Senate praised for $700 million in emergency food aid
The Alliance for Global Food Security, a group of humanitarian and development organizations, praised U.S. Senate appropriators for approving $700 million in emergency food aid at Thursday's markup of the fiscal 2009 supplemental appropriations bill.
'Increased funding is needed due to the continued impacts of the food and economic crises on vulnerable populations, as well as emergency needs stemming from conflict, drought and other natural disasters,' said Ellen Levinson, the Washington-based alliance's executive director, in a statement.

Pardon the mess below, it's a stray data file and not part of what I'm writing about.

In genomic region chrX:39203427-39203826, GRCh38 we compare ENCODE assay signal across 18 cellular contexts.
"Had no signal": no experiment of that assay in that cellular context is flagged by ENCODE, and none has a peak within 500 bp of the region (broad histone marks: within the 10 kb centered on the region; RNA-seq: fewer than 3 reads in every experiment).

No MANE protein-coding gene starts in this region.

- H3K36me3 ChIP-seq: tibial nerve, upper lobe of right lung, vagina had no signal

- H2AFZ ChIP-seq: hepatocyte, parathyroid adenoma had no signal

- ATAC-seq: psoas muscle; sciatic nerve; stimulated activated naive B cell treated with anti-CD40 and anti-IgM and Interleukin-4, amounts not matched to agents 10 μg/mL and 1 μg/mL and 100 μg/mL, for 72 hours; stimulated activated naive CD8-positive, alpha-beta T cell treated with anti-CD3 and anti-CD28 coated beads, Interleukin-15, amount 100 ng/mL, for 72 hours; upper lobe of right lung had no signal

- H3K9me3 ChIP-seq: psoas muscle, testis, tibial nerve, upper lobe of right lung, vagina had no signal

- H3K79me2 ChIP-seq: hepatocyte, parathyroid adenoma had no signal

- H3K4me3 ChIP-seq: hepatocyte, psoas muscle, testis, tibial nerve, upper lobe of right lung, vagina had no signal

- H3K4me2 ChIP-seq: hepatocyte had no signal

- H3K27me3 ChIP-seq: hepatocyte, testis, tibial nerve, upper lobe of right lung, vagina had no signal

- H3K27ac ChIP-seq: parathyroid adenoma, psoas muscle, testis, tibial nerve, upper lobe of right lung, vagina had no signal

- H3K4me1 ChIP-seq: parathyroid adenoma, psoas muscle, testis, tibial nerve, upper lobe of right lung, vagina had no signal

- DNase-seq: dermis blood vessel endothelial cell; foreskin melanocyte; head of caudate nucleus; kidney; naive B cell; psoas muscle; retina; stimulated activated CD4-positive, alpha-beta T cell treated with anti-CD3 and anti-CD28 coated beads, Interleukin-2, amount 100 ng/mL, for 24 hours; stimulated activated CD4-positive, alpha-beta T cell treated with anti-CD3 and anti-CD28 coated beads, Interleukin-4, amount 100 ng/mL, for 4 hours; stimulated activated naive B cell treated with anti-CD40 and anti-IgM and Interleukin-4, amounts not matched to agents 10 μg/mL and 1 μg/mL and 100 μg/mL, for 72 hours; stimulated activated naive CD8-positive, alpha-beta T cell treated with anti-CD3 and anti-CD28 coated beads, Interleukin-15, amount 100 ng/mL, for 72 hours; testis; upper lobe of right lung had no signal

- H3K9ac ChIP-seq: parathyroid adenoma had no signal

The United States provides emergency food aid in response to appeals from the United Nations World Food Program and to assessments of need and proposals from private voluntary organizations, such as Catholic Relief Services, CARE and World Vision.
'The additional funding will allow the United States to respond to unmet needs identified by the organizations in such countries as Afghanistan, Sudan, Chad, Ethiopia, Sri Lanka, Pakistan, Congo, Kenya, Somalia and Zimbabwe,' Levinson said.
'Another benefit of providing sufficient funding is to permit the provision of higher-value commodities that are important for meeting nutritional needs of some of the more vulnerable populations that are affected by emergencies, such as young children, pregnant and lactating women, and people compromised by disease and extended hunger,' she added.